From Peru to Paris
Are the climate talks in Lima making progress? Here’s how you can tell.
Don’t expect the United Nations' climate change conference currently underway in Lima, Peru, to deliver major headlines—the negotiations are mostly over technical and bureaucratic issues. Wait, don’t leave yet. Some critical decisions are being made behind the scenes. And those choices could very well determine whether we have a meaningful climate change agreement at next year’s summit in Paris, when nations will seek to replace the expiring 1997 Kyoto Protocol.
So how will you know whether Lima was a success? Here are a few things to look for.
1. Demand Specifics on Carbon Commitments
Last year in Warsaw, countries agreed to announce a new set of carbon-reduction commitments by early 2015. They did not, however, agree on what kind of information must be included in those commitments. Note: Vague promises are often unverifiable.
China’s recent pledge to reach its peak carbon output by 2030, for example, left a number of important questions unanswered: What will be the peak emissions level in 2030? Will it include methane and other non-CO2 greenhouse gases? Other countries have been even more equivocal than China. At the 2009 Copenhagen conference, Indonesia agreed to reduce emissions 26 percent by 2020 compared to a “business as usual” scenario. It did not say, however, what its “business as usual” level would be. So once 2020 arrives, determining whether Indonesia fulfilled its obligation will be impossible. South Africa used the same trick, trying to distract us with percentage signs.
The Lima negotiators are supposed to close such loopholes by laying out exactly what information must be detailed in the upcoming 2015 carbon commitments. Look for requirements such as the type of greenhouse gases included, precise emissions levels, and the year that will serve as the baseline to compare future emissions goals to.
2. Move Deadlines Forward
There was a telling asymmetry in the carbon-pollution agreement that China and the United States made in October: The States committed to reductions for 2025, while China’s obligations don’t kick in until 2030. What gives?
The later deadline offers developing countries like China the flexibility to create the right technologies and incentives to cut their emissions. But it also takes the pressure off present-day leaders to do something meaningful to ward off warming. Even in China, where a president can stay in office for an unusually long 10 years, the carbon promises will become someone else’s problem.
“We don’t want countries to do nothing until 2026, then realize they can’t meet their commitments,” says Jake Schmidt, director of the international program at NRDC (which publishes Earthwire).
Most importantly, the atmosphere doesn’t concern itself with deadlines of political and economic convenience. A recent study shows that the emission of a CO2 molecule reaches its maximum warming potential within ten years, then continues to warm the planet for well over a century. Every year that countries delay cutting those emissions will have an immediate and lasting impact on the fate of the planet.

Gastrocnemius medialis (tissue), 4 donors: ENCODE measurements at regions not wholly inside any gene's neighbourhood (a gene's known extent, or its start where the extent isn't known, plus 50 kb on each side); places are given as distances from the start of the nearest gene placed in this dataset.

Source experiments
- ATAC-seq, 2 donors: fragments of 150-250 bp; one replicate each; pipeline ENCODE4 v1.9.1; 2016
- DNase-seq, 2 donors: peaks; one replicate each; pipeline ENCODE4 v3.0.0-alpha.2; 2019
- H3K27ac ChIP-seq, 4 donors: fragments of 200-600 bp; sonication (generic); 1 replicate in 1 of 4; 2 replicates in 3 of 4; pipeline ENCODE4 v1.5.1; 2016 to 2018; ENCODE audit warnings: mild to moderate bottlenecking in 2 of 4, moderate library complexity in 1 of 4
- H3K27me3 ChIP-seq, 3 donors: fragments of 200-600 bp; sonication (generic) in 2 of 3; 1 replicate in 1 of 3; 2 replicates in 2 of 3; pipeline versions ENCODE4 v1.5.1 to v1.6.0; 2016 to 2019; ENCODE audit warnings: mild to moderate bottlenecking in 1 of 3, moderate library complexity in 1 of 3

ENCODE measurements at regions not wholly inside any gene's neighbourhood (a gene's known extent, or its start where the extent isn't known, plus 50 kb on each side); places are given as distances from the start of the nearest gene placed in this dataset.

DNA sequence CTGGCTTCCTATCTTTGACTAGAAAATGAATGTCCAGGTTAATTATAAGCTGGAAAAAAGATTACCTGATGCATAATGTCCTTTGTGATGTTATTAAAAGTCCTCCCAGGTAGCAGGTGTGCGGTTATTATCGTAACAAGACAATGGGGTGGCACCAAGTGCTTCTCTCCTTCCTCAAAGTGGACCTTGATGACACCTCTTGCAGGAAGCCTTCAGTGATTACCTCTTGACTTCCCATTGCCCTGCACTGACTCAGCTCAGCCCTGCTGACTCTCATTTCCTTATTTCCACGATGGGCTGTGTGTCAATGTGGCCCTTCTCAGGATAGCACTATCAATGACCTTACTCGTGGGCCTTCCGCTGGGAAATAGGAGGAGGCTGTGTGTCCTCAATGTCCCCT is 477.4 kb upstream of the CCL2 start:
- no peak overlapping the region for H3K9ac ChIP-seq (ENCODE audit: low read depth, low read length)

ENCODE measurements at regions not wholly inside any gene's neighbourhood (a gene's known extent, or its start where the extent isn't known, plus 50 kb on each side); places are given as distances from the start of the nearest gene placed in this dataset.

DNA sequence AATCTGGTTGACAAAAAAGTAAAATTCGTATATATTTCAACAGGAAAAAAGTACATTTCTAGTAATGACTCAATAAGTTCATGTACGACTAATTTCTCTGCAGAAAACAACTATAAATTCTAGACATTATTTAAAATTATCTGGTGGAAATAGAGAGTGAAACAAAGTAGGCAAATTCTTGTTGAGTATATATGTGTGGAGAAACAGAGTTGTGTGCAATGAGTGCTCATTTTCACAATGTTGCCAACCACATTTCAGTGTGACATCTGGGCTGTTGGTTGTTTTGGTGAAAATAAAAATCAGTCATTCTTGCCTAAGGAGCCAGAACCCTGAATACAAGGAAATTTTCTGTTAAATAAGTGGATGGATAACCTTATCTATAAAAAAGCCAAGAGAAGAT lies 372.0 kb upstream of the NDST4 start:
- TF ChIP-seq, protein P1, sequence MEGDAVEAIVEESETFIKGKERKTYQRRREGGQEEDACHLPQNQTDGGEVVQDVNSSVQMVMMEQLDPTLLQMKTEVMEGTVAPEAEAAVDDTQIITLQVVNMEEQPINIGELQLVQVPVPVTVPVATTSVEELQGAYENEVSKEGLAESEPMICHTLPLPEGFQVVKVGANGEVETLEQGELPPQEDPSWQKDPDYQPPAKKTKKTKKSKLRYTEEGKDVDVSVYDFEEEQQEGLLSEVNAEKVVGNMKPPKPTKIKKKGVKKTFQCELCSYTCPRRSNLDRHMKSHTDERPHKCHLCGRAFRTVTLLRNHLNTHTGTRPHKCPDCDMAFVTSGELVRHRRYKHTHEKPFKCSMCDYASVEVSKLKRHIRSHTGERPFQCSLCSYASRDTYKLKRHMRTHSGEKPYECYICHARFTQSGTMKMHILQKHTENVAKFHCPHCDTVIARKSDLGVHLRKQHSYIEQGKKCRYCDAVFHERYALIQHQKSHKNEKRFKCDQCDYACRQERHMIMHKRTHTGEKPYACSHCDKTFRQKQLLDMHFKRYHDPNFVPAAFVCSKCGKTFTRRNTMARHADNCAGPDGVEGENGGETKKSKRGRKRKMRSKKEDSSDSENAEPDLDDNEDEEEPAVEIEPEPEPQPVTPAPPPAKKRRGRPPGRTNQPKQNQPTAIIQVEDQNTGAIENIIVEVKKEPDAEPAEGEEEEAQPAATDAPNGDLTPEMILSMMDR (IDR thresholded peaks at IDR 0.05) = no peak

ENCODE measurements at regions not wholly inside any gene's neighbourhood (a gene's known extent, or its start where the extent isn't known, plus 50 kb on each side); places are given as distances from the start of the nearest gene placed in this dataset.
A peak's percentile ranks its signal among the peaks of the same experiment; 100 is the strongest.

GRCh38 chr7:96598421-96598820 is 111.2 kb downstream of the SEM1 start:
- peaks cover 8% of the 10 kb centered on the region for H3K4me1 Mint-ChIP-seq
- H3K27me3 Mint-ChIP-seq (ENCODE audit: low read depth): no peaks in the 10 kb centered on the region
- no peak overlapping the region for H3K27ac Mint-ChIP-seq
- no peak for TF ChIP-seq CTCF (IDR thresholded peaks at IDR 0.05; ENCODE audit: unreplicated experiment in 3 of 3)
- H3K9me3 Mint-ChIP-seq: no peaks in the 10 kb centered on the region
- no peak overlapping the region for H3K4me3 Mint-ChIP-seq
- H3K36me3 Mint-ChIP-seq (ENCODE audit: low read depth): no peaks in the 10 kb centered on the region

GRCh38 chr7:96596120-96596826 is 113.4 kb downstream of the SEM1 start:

3. Focus on the Two-Degree Maximum
There’s a very good chance that once we add up all the shiny new carbon commitments coming out over the next few months, we’ll still be on course to blow through the maximum temperature increase that we agreed to try to avoid in the Copenhagen Accord. (That’s two degrees Celsius, in case you forgot.) What then?
Negotiators in Lima are discussing this eventuality (some might say probability) right now. There must be a mechanism by which nations can renegotiate their promised carbon reductions to ensure that the collective cuts have a legitimate chance of stabilizing the climate. (If countries are allowed to make inadequate commitments and simply walk away, then what’s the point?) Look for this provision in the agreement that comes out of Lima.
4. Minimize Unfinished Business Long Before Paris
The most important document that will emerge from Lima this week is the “elements text.” Think of this as the minutes that help set the agenda for the next meeting. The elements text will list the things that the countries agree to over the two-week negotiation, while explicitly highlighting any unresolved issues. Keeping this document—especially the unresolved-issues part—as short as possible is the key to success in Paris next year.
“Going into the Copenhagen conference, the elements text was 300 pages,” says Schmidt. “There was no way to turn that into an agreement in just two weeks.”
At the time of publication, this was the current version of the elements text. Twelve pages. Nice and short (as these things go). Let’s hope negotiators can keep it that way.
This article was originally published on onEarth, which is no longer in publication. onEarth was founded in 1979 as the Amicus Journal, an independent magazine of thought and opinion on the environment. All opinions expressed are those of the authors and do not necessarily reflect the policies or positions of NRDC. This article is available for online republication by news media outlets or nonprofits under these conditions: The writer(s) must be credited with a byline; you must note prominently that the article was originally published by NRDC.org and link to the original; the article cannot be edited (beyond simple things such grammar); you can’t resell the article in any form or grant republishing rights to other outlets; you can’t republish our material wholesale or automatically—you need to select articles individually; you can’t republish the photos or graphics on our site without specific permission; you should drop us a note to let us know when you’ve used one of our articles.
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